Sight and Blindness in Oedipus Rex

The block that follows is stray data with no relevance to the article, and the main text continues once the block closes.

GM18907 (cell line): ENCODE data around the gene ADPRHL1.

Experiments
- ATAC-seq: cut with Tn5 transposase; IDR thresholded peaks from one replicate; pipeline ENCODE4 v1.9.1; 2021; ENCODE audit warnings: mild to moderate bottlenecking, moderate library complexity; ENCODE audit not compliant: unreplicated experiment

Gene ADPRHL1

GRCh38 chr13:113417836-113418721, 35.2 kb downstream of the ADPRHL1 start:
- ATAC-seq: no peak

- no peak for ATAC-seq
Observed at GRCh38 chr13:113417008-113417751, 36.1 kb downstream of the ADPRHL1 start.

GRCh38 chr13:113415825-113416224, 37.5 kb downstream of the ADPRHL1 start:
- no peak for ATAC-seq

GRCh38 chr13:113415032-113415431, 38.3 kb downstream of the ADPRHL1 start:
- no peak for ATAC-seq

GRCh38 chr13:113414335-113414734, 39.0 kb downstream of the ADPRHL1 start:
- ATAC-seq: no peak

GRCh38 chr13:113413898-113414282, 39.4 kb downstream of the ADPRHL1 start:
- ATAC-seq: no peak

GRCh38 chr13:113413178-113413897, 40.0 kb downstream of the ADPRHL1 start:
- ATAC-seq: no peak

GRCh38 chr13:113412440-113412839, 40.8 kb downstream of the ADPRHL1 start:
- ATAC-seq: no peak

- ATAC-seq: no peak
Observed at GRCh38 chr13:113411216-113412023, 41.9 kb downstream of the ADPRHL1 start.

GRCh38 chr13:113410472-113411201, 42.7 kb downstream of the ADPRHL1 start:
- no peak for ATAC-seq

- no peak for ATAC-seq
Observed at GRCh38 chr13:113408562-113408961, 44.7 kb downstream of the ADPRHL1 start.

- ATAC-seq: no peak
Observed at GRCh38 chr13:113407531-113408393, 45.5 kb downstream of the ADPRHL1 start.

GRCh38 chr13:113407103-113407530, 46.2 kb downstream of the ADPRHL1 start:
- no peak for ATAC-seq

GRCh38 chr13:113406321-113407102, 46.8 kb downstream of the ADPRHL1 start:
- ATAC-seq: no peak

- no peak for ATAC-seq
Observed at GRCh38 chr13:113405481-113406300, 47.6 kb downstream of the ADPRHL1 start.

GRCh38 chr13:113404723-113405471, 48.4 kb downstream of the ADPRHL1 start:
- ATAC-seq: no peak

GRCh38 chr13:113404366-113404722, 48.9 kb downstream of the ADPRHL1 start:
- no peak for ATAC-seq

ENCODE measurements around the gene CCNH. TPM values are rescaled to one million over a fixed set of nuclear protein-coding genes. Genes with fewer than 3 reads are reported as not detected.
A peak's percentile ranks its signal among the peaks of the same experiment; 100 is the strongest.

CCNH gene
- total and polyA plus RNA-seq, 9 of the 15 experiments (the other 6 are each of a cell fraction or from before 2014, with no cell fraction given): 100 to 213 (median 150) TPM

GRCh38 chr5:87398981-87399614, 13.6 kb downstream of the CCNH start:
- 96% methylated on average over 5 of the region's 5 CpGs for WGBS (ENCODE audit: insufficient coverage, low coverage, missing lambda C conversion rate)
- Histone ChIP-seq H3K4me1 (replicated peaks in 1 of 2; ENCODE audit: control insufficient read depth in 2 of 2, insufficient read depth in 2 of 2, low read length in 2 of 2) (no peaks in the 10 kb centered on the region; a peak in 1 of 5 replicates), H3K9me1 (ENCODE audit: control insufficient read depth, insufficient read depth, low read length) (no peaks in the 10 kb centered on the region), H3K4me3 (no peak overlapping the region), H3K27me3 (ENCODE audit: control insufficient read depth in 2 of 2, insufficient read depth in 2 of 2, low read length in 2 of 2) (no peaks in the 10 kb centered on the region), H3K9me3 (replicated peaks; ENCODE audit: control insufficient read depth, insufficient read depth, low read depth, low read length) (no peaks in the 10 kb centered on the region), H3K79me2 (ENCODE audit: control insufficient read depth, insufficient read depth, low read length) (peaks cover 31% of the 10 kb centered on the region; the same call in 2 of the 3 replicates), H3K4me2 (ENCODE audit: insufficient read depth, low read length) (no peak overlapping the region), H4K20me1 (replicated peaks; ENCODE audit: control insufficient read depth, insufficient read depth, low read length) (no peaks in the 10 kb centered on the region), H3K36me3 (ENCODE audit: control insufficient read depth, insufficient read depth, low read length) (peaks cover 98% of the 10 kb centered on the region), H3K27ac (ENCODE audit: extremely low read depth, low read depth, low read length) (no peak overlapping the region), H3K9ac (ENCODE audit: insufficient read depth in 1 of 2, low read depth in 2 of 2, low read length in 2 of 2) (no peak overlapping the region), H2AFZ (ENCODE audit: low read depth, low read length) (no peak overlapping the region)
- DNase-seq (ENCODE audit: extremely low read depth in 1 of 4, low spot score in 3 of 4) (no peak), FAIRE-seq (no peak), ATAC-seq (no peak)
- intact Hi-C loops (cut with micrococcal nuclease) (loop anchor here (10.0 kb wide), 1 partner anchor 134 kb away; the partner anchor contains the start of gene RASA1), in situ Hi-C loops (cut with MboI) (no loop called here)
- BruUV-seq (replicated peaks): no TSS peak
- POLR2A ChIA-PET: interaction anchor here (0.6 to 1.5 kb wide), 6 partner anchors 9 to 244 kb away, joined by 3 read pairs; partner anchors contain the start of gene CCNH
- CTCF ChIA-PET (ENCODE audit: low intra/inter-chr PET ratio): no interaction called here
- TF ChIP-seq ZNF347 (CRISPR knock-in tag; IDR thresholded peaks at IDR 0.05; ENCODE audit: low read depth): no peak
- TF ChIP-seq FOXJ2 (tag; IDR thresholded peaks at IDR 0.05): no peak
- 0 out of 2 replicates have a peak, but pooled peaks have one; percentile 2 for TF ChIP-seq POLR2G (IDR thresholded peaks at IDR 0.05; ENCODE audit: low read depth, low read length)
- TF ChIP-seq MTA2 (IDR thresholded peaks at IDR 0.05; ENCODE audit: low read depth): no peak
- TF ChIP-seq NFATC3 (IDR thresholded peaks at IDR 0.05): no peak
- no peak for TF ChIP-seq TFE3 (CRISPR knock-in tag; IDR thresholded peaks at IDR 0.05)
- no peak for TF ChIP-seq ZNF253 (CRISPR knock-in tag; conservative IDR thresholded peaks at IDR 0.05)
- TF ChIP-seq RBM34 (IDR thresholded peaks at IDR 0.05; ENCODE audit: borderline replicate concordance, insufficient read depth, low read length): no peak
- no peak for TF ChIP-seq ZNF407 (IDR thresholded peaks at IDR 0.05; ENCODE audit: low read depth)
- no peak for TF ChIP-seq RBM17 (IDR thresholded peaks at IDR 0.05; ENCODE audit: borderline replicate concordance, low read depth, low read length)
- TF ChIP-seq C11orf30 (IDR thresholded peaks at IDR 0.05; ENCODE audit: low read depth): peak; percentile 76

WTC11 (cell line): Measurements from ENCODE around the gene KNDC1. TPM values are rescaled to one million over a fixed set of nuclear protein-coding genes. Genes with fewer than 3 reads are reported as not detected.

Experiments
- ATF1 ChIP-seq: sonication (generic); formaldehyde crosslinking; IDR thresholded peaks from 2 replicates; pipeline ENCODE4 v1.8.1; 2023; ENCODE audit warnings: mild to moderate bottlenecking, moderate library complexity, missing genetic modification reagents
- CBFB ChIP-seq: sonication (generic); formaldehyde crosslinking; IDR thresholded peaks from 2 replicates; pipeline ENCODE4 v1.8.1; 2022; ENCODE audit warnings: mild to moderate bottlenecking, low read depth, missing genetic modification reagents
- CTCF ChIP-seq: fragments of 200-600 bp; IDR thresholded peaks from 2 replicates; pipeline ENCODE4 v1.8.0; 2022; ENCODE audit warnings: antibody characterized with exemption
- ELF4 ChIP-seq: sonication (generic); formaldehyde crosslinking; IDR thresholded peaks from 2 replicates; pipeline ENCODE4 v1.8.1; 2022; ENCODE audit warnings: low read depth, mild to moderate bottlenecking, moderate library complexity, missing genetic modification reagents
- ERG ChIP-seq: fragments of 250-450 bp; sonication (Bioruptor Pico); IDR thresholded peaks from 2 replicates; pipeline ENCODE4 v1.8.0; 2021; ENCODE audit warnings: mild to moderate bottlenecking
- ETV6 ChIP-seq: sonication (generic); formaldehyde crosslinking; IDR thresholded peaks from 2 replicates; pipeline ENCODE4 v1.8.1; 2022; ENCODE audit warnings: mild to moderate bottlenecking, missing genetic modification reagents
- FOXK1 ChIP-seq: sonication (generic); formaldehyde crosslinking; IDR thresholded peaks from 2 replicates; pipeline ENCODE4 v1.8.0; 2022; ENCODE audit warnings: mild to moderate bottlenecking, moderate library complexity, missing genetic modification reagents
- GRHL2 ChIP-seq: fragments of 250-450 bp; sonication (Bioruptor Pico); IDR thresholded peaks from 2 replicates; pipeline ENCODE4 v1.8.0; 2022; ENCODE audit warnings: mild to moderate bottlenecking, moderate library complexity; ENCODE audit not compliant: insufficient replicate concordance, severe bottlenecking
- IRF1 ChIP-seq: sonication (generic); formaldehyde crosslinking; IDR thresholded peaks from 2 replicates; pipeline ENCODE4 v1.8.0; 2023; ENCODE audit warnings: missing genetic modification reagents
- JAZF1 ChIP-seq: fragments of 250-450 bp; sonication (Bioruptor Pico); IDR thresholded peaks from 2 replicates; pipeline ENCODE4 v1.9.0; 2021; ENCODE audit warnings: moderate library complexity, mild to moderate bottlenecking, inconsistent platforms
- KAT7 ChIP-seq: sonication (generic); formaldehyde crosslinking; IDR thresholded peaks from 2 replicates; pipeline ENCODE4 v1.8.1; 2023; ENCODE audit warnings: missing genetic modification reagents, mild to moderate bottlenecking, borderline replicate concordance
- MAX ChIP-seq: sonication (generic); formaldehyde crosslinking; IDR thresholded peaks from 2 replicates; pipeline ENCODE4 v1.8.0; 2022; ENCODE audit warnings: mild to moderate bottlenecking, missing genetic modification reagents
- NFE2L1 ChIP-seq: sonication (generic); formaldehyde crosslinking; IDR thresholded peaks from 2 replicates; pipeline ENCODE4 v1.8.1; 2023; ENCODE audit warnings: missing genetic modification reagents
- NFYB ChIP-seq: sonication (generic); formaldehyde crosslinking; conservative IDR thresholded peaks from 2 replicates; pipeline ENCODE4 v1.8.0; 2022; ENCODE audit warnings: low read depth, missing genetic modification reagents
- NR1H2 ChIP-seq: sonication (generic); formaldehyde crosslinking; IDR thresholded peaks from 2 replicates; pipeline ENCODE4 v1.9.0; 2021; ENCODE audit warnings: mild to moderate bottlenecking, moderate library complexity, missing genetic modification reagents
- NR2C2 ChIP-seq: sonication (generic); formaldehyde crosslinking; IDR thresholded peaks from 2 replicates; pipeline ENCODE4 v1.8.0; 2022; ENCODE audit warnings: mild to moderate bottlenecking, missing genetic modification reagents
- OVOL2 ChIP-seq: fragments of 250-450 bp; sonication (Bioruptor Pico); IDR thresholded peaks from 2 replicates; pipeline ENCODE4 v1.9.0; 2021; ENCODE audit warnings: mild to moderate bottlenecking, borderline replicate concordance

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In literature, blindness serves a general significant meaning of the absence of knowledge and insight. It serves this same purpose in Sophocles' classic tragedy, Oedipus Rex. In this piece, blindness manifests itself in three ways: intellectual blindness, which is the refusal or inability to accept knowledge; physical blindness, which is being without the physical sense of sight; and metaphorical blindness, which is what blindness symbolizes or means for each character affected by it. In all aspects blindness is destructive. We feel that in Oedipus Rex, blindness separates the knowledgeable, those who see the whole situation and in return are not punished, and the tragic figures, those who can't see or won't see and suffer the consequences in return. Physical blindness in the play serves a contrasting meaning. In life, physical blindness usually represents an inability or handicap, and those people afflicted with it are pitied. But in this case, physical blindness is somewhat of an asset. It eliminates the distractions of the outside world and allows the characters to gain insight or focus on what they receive from the gods. Also in Oedipus Rex, blindness serves as a punishment for rebelling against the gods. One other thing we notice about the physically blind characters in Oedipus Rex is that they live in isolation from the rest of the community, which is also common in actual life outside the play. The seer throughout the piece and Oedipus living out his punishment represents physical blindness in the play. The seer is physically blind and is the character we feel most benefits from it, because he is the one chosen by Apollo to relay his message to the people of the earth. The seer already knows all because Apollo reveals it to him. Therefore, although he is blind he still is knowledgeable and sees all things. In the play, Choragus states, "This is Teiresias, this is the holy prophet in whom, alone of all men, truth was born" (Scene 1, line 82). Another quote...
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